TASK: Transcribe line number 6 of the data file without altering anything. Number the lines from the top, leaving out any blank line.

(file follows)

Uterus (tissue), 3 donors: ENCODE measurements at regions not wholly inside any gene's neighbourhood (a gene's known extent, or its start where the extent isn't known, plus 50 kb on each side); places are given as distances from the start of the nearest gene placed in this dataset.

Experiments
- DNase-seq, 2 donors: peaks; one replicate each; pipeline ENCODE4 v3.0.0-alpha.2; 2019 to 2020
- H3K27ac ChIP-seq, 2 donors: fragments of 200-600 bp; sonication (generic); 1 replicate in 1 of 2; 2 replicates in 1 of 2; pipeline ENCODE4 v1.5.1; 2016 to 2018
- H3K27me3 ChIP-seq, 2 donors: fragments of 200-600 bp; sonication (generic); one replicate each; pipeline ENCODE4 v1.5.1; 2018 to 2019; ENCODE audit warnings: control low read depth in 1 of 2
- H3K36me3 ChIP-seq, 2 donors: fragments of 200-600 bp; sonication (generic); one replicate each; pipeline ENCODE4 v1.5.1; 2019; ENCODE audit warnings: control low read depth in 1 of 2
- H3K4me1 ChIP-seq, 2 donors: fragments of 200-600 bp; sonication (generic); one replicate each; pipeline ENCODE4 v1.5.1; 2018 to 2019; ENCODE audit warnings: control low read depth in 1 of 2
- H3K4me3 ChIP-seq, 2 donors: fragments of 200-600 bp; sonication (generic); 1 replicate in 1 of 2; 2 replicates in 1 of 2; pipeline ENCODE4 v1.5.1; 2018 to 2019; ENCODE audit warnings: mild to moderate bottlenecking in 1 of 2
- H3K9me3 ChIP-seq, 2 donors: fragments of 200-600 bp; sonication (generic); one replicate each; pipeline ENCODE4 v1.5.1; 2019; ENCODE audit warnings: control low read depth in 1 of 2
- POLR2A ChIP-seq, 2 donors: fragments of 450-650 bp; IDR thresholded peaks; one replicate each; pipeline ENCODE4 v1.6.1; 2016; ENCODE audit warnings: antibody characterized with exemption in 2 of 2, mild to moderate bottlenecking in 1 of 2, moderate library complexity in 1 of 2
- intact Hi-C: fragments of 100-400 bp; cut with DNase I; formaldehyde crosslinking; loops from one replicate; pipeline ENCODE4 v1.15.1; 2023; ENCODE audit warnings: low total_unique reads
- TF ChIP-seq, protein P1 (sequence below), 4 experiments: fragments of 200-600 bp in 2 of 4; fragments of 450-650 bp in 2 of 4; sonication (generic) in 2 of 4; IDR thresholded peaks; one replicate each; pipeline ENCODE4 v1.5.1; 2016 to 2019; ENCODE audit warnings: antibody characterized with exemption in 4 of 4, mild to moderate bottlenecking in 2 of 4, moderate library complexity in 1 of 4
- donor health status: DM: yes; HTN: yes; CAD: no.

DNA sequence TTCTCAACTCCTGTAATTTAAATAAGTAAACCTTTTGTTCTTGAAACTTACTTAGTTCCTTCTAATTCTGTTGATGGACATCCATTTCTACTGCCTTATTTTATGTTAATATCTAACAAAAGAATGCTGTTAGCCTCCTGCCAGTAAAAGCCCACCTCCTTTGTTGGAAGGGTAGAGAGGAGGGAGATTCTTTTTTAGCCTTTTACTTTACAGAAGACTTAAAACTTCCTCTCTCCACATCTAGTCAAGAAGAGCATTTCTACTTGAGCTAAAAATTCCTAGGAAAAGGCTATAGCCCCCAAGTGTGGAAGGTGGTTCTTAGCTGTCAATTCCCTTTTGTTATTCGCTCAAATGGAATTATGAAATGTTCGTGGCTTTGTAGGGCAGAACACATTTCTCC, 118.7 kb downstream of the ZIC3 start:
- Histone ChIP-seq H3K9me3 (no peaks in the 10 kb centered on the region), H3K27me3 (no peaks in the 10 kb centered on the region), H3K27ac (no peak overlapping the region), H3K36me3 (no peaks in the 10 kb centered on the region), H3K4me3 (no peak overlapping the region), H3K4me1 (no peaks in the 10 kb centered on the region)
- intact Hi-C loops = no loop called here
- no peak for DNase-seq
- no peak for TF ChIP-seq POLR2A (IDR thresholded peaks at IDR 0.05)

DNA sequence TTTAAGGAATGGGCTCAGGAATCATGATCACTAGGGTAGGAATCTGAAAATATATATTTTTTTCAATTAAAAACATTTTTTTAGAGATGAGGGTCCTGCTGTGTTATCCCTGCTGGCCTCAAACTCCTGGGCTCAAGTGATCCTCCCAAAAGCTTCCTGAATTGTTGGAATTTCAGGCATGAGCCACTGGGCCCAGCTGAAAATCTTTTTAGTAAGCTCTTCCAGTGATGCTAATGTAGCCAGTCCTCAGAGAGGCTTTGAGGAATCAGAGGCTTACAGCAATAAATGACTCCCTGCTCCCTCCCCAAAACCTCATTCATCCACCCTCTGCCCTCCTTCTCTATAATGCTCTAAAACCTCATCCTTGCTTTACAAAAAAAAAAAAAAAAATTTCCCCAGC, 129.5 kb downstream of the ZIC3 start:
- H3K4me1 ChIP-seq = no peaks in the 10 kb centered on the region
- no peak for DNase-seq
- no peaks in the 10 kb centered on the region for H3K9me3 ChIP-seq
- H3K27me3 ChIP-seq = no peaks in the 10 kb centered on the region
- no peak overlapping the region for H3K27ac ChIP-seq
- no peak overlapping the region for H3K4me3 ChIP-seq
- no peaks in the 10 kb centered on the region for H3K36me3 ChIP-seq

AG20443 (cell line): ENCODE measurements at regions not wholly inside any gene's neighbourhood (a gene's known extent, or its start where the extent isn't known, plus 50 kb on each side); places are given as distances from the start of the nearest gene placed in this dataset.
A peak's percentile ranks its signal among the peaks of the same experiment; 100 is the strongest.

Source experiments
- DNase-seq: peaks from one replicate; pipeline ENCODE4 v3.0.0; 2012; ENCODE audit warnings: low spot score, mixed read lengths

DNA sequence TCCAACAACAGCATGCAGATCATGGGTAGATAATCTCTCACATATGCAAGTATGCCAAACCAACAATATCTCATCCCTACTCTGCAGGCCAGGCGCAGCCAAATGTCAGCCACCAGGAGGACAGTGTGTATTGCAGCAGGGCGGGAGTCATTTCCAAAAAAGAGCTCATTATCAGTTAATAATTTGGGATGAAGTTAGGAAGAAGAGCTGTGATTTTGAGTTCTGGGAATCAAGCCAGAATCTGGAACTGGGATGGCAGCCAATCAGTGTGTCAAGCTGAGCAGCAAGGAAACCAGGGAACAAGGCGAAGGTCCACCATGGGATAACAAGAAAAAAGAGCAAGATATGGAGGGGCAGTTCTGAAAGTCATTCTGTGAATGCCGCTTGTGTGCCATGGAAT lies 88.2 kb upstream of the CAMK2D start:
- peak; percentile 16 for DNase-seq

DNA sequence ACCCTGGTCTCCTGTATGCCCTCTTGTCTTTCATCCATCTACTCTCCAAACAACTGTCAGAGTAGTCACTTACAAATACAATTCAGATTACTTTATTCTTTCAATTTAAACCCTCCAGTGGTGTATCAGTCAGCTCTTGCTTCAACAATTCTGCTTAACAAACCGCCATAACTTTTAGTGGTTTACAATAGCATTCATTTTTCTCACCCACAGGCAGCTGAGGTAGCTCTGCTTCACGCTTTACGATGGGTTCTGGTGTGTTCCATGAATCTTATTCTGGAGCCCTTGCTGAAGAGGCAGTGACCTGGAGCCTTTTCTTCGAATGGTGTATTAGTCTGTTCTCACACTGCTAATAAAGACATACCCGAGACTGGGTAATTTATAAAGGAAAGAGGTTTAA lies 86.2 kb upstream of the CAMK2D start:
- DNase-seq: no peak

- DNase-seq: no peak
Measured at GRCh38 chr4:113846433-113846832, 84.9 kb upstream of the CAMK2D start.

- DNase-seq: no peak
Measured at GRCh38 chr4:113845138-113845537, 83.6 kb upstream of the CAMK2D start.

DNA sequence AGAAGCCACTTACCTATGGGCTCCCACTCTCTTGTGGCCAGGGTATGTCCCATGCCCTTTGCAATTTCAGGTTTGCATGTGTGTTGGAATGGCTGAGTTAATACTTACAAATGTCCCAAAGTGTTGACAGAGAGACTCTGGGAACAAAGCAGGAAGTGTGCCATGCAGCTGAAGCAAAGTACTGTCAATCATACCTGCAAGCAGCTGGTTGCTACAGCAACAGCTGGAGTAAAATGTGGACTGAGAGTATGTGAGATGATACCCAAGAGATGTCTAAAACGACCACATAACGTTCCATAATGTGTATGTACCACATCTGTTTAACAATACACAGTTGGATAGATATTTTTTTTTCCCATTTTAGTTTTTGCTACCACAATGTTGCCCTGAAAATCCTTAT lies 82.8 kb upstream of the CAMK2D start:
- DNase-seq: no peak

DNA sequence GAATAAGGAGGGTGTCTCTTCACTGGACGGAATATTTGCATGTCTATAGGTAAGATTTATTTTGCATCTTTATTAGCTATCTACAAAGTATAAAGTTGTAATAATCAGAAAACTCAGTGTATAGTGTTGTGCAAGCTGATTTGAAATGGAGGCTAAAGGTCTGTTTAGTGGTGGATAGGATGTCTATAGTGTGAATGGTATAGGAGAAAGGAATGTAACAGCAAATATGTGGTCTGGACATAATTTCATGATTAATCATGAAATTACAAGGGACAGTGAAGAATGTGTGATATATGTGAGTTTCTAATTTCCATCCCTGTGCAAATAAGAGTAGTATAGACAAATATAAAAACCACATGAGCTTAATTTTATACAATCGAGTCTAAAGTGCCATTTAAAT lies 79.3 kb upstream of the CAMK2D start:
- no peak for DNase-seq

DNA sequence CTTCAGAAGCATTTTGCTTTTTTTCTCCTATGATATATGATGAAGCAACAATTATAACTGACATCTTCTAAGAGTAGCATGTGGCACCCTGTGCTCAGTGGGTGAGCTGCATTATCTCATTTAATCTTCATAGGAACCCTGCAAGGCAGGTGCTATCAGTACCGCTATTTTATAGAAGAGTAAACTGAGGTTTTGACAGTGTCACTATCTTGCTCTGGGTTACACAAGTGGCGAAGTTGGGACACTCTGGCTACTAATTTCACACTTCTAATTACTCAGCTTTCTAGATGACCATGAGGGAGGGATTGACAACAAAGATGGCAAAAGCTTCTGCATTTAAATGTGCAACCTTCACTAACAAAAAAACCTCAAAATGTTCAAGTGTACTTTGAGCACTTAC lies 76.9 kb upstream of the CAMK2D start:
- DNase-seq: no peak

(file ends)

- H3K36me3 ChIP-seq, 2 donors: fragments of 200-600 bp; sonication (generic); one replicate each; pipeline ENCODE4 v1.5.1; 2019; ENCODE audit warnings: control low read depth in 1 of 2